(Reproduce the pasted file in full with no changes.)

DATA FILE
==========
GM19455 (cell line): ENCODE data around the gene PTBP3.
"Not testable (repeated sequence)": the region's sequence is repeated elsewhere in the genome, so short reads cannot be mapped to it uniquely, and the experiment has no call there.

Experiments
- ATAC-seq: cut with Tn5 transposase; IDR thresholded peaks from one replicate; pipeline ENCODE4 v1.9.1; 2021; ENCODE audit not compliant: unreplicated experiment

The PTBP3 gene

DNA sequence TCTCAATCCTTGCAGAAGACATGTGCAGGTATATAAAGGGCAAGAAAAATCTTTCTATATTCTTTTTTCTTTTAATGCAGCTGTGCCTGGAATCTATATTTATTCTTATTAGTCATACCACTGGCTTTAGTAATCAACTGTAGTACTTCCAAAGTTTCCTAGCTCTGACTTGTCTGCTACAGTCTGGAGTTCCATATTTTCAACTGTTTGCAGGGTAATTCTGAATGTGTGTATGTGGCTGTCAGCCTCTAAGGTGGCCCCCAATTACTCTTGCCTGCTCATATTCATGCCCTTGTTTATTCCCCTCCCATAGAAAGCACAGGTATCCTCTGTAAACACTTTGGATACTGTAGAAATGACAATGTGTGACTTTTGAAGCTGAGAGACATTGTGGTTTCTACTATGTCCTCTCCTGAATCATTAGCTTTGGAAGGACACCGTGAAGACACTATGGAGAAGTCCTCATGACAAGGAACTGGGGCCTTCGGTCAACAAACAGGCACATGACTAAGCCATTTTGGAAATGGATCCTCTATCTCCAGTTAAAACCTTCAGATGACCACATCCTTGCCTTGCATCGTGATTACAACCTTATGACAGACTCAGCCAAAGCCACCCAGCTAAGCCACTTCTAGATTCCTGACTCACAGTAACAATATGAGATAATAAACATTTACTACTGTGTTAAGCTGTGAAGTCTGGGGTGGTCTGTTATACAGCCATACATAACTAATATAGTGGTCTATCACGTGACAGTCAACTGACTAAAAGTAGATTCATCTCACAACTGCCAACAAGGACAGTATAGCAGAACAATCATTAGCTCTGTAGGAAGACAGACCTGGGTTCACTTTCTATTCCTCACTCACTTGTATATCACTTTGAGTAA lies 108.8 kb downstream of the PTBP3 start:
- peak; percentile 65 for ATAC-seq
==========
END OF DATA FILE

GM19455 (cell line): ENCODE data around the gene PTBP3.
"Not testable (repeated sequence)": the region's sequence is repeated elsewhere in the genome, so short reads cannot be mapped to it uniquely, and the experiment has no call there.

Experiments
- ATAC-seq: cut with Tn5 transposase; IDR thresholded peaks from one replicate; pipeline ENCODE4 v1.9.1; 2021; ENCODE audit not compliant: unreplicated experiment

The PTBP3 gene

DNA sequence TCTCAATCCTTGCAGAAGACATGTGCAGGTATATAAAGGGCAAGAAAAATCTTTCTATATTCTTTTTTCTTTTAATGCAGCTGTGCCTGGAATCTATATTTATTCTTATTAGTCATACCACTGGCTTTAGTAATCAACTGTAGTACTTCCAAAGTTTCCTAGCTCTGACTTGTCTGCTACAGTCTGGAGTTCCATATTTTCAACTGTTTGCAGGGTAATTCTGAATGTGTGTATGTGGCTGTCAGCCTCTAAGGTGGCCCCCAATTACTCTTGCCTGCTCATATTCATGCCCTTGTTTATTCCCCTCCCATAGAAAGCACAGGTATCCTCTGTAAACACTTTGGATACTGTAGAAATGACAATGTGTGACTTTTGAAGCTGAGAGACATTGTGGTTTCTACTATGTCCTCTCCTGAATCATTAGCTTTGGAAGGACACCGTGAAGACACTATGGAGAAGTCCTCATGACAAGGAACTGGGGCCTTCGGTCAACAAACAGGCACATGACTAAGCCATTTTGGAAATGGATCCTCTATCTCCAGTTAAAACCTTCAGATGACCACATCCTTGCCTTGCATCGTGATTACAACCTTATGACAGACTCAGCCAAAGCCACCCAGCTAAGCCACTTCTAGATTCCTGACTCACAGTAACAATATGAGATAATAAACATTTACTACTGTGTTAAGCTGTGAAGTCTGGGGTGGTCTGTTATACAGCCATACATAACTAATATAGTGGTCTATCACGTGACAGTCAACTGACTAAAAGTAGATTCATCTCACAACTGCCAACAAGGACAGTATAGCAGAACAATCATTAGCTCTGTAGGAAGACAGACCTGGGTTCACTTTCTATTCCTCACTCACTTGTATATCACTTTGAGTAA lies 108.8 kb downstream of the PTBP3 start:
- peak; percentile 65 for ATAC-seq